If your dog is crying/whining when you leave, this may be separation anxiety. You’re going to have to separation train this dog from scratch. This dog needs to learn that separation can be a good thing! Tell your “folks” to NOT scold the dog when he is crying/whining after you leave, because that will make your dog MORE anxious when you leave next time. Your dog will be dwelling on the negative if your parents fuel your dogs negative feelings towards you leaving. FUN things should happen when you leave. Your parents should pull out the treats and start doing some basic obedience training with your dog. Your parents should stuff a Kong filled with awesome treats (peanut butter) and give it to him so he feels happy when you leave.

I have some excellent separation anxiety exercises you can work on. If you’d like, you can purchase a consultation with me, and I will go over how to separation train from scratch. It will make your dog comfortable being alone, guaranteed.

Read Full Q/A … : I Don't Like My Mother

Q. My 13 year old male cat is acting lethargic & doesn’t seem to be feeling well. I don’t know what’s wrong except that he has fleas. Can too many fleas
ANSWER : A. Excessive fleas can cause anemia in cats, left untreated, this can be life-threatening. I recommend getting your cat seen by your vet right away for his illness. For every flea you see on your pet, there are 100 more in the environment. Get your pet on a good topical or oral flea control through your vet. In flea control, you get what you pay for. Consider asking your vet for a dose of Capstar. It helps get the problem under control by killing the fleas on the pet starting in five minutes but only lasts for 24 hours.

You need to treat your home. If you use a pest control service, tell them you are having a flea problem and they can adjust their treatment. Use a premise spray that also contains an IGR, insect growth regulator. This keeps eggs and larvae from maturing into adults and helps break the life cycle. Also, vacuum EVERY DAY, throwing out the bag or emptying the canister every time into an outside receptacle and spraying the contents with insecticide to kill the fleas you’ve vacuumed up.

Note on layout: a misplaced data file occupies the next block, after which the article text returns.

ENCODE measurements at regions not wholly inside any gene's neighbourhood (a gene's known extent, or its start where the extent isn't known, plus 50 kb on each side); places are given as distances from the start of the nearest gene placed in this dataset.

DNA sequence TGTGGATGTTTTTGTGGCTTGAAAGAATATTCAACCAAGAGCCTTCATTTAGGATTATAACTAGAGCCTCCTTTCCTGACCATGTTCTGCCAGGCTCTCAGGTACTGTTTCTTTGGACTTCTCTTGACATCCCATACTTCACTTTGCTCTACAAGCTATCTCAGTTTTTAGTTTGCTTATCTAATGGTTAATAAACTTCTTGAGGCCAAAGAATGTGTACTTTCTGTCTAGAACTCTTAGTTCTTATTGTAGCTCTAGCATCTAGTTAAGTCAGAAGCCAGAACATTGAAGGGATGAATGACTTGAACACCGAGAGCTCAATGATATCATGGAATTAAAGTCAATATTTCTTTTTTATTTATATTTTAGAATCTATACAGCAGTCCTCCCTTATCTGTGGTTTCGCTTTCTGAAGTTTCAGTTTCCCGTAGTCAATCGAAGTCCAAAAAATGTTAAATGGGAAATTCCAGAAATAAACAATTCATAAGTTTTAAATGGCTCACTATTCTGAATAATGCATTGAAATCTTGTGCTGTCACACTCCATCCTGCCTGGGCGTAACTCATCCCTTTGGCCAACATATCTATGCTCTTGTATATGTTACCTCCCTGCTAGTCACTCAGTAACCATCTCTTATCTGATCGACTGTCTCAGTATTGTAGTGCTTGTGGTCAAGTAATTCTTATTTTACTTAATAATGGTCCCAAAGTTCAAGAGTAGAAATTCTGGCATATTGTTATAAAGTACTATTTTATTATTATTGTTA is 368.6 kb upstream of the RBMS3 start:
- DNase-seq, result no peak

Treat your yard, since fleas will hop a ride into your home on your pant leg without you knowing it. Concentrate on areas under bushes, in the shade. Fleas are less likely to be located in open sunny areas where it gets hot.

If chemicals are a problem, you can use borax. Sprinkle it into rugs, into corners and under furniture, use a broom to work it into the fibers and let it sit for hours, days even. It won’t hurt you or your pet. Then vacuum it up, reapply as needed. Food grade diatomaceous earth can be gotten from a health food store and worked into the rugs and corners in the same way. These treatments aren’t as fast and effective as chemical insecticides but they can help.

Be patient, you may have to repeat these steps multiple times 10-14 days apart to help break the flea life cycle.

Q. Need help, we have done flea bath ,sprayed the house and used charts ultra guard pro and still have fleas .how can we get rid of them
ANSWER : A. For every flea you see on your pet, there are 100 more in the environment. Get your pet on a good topical or oral flea control through your vet. In flea control, you get what you pay for. Consider asking your vet for a dose of Capstar. It helps get the problem under control by killing the fleas on the pet starting in five minutes but only lasts for 24 hours.